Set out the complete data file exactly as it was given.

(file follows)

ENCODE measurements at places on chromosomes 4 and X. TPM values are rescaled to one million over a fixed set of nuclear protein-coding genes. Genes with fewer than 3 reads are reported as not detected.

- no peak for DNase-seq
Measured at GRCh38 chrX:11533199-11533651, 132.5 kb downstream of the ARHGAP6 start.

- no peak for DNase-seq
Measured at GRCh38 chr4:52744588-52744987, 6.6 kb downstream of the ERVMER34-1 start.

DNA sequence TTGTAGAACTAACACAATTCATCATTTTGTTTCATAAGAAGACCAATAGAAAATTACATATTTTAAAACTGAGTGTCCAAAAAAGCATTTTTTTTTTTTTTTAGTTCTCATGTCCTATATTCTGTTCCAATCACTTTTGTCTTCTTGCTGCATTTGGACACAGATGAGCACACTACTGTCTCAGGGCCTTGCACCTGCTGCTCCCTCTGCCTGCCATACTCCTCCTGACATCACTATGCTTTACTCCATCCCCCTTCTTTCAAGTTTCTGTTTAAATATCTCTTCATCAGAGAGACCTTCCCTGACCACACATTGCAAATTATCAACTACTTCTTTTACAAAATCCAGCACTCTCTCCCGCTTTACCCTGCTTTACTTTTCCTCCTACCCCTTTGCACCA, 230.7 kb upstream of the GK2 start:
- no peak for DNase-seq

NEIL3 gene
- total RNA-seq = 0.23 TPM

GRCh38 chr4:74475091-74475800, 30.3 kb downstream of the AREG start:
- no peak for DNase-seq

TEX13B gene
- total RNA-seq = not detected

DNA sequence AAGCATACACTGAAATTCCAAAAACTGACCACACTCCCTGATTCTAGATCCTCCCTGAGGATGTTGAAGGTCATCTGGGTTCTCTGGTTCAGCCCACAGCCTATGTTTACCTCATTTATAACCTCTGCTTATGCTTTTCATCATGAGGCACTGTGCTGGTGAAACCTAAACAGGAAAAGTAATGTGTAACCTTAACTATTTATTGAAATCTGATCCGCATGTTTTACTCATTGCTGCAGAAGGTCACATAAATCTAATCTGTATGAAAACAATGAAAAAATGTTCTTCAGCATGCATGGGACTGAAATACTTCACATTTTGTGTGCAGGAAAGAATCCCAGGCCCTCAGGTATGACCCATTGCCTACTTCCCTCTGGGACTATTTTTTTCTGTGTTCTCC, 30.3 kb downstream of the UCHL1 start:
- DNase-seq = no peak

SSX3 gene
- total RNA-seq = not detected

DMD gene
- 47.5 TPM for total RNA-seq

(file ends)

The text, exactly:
ENCODE measurements at places on chromosomes 4 and X. TPM values are rescaled to one million over a fixed set of nuclear protein-coding genes. Genes with fewer than 3 reads are reported as not detected.

- no peak for DNase-seq
Measured at GRCh38 chrX:11533199-11533651, 132.5 kb downstream of the ARHGAP6 start.

- no peak for DNase-seq
Measured at GRCh38 chr4:52744588-52744987, 6.6 kb downstream of the ERVMER34-1 start.

DNA sequence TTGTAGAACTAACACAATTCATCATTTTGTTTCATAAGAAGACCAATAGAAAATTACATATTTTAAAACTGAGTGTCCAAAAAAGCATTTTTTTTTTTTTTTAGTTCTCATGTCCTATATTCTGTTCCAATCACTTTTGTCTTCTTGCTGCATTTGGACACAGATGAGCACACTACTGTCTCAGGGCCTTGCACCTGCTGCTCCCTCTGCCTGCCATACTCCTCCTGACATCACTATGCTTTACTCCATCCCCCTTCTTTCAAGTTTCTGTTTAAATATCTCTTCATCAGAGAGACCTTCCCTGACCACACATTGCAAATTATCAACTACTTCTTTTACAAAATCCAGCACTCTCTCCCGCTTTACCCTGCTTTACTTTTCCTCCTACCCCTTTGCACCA, 230.7 kb upstream of the GK2 start:
- no peak for DNase-seq

NEIL3 gene
- total RNA-seq = 0.23 TPM

GRCh38 chr4:74475091-74475800, 30.3 kb downstream of the AREG start:
- no peak for DNase-seq

TEX13B gene
- total RNA-seq = not detected

DNA sequence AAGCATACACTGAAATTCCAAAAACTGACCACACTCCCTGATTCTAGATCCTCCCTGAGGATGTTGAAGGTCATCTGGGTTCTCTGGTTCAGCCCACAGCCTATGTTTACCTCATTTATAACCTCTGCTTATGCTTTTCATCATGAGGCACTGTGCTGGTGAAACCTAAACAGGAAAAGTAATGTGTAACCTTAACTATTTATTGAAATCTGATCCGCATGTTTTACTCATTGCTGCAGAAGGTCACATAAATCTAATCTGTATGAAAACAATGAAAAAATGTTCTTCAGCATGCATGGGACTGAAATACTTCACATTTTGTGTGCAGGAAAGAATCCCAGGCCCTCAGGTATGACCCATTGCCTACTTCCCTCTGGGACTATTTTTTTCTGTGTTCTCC, 30.3 kb downstream of the UCHL1 start:
- DNase-seq = no peak

SSX3 gene
- total RNA-seq = not detected

DMD gene
- 47.5 TPM for total RNA-seq